Memantine monotherapy conferred a lower risk for cardiovascular events when compared with acetylcholinesterase inhibitor (AChEI) monotherapy and combination therapy with an AChEI and memantine in elderly patients with Alzheimer’s disease (AD). In addition, there was no difference between treatment groups in the time to admission to a skilled nursing facility (SNF), according to study findings published in JAMA Network Open.

Researchers retrospectively collected claims data from a 5% random sample of Medicare beneficiaries with AD between 2006 and 2014. All patients had received either AChEI monotherapy (donepezil [n=36,463], galantamine [n=1011], rivastigmine [n=6950]), memantine monotherapy (n=11,809), or combination therapy with an AChEI and memantine (n=17,242).

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The primary outcomes included the time to SNF admission, as well as a composite of cardiovascular events (ie, acute myocardial infarction, bradycardia, syncope, atrioventricular block, QT interval prolongation, and ventricular tachycardia).


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With regard to the percentage of patients who were admitted to an SNF, there was no difference between patients starting AChEI monotherapy (25.5%), memantine monotherapy (25.6%), or combination therapy with an AChEI and memantine (29.7%). There was also no difference between patients initiating AChEI monotherapy, memantine monotherapy, AChEI plus memantine with regard to the percentage of patients who experienced ≥1 cardiovascular event (22.2% vs 20.0% vs 24.5%, respectively). No differences were found in time to SNF admission.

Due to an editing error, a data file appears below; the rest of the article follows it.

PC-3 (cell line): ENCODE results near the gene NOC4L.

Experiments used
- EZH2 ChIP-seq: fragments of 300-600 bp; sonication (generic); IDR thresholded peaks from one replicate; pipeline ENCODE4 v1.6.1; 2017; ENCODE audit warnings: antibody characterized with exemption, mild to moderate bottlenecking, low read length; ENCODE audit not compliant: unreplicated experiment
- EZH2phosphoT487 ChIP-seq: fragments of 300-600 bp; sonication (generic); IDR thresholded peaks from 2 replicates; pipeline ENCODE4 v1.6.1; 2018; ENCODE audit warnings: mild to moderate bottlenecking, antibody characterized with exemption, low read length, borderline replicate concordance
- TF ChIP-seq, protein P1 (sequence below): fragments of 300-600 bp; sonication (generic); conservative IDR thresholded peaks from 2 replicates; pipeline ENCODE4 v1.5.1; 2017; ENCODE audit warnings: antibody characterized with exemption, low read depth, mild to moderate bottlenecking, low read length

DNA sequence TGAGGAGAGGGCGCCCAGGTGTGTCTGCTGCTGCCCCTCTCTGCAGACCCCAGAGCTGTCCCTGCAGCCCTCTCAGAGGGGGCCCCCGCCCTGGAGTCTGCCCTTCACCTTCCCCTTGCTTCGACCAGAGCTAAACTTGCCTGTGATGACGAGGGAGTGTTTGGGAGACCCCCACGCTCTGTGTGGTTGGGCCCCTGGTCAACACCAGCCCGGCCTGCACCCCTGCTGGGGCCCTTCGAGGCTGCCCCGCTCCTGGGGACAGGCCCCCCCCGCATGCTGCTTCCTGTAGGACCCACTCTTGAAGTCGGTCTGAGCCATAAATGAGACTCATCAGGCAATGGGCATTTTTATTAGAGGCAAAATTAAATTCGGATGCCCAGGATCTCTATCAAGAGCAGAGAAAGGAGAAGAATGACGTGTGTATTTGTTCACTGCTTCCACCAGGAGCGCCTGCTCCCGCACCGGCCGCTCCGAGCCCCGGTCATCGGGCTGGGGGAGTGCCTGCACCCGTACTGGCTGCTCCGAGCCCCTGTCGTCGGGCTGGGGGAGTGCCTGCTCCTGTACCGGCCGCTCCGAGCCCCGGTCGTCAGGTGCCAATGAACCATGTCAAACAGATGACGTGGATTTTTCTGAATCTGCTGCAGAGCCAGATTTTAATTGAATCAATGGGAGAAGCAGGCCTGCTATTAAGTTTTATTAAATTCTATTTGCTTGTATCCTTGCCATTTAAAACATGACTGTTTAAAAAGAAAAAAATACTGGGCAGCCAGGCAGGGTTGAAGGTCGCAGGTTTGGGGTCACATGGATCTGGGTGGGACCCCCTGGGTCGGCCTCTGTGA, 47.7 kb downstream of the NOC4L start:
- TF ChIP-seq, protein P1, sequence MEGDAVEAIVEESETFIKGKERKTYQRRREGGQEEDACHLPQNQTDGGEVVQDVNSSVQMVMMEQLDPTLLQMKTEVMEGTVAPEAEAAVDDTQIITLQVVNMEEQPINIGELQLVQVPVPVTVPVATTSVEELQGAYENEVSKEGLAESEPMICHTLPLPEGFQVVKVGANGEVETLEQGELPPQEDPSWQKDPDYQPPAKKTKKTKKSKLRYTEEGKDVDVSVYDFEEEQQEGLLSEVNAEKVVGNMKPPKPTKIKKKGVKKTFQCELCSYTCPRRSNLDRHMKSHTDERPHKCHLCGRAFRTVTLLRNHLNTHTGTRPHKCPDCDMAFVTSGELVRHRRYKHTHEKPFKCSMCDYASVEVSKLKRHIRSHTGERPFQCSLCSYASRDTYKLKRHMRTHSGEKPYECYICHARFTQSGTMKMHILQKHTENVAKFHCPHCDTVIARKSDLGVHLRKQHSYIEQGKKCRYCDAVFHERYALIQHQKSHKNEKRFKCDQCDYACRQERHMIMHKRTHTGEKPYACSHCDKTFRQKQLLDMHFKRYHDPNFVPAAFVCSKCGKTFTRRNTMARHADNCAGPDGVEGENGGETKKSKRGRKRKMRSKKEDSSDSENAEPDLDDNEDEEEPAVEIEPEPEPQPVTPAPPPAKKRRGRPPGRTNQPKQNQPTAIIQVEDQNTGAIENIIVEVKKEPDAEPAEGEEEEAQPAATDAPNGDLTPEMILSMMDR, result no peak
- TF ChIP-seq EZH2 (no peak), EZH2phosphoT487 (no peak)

In addition, no difference was found between the combination and monotherapy groups in terms of the risk for the composite cardiovascular outcome (adjusted hazard ratio [aHR] 0.99; 95% CI, 0.96-1.03). Compared with memantine monotherapy, a higher risk for the composite cardiovascular outcome was found in patients who received AChEI monotherapy (aHR 1.07; 95% CI, 1.02-1.12) and combination therapy (aHR 1.07; 95% CI, 1.01-1.12).

Patients in the memantine monotherapy group had a lower risk for bradycardia and syncope compared with both the AChEI monotherapy group (aHR 0.88; 95% CI, 0.82-0.95 and aHR 0.92; 95% CI, 0.86-0.97, respectively) and the combination therapy group (aHR 0.89; 95% CI, 0.82-0.97 and aHR, 0.87; 95% CI, 0.83-0.94, respectively).

Limitations of the analysis include its retrospective nature, the inclusion of only Medicare beneficiaries, and the short follow-up duration.

“Leveraging this type of data would enable comparisons of the risk of outcomes between treated and nontreated patients, which would further establish the role of antidementia therapies in the delay of cognitive impairment associated with [Alzheimer disease],” the researchers explained. “If differences in the occurrence of cardiovascular events were confirmed, clinicians may start evaluating cardiovascular safety profiles of the different antidementia medications before prescribing a treatment for their patients.”

Reference

San-Juan-Rodriguez A, Zhang Y, He M, Hernandez I. Association of antidementia therapies with time to skilled nursing facility admission and cardiovascular events among elderly adults with Alzheimer disease. JAMA Netw Open. 2019;2(3):e190213.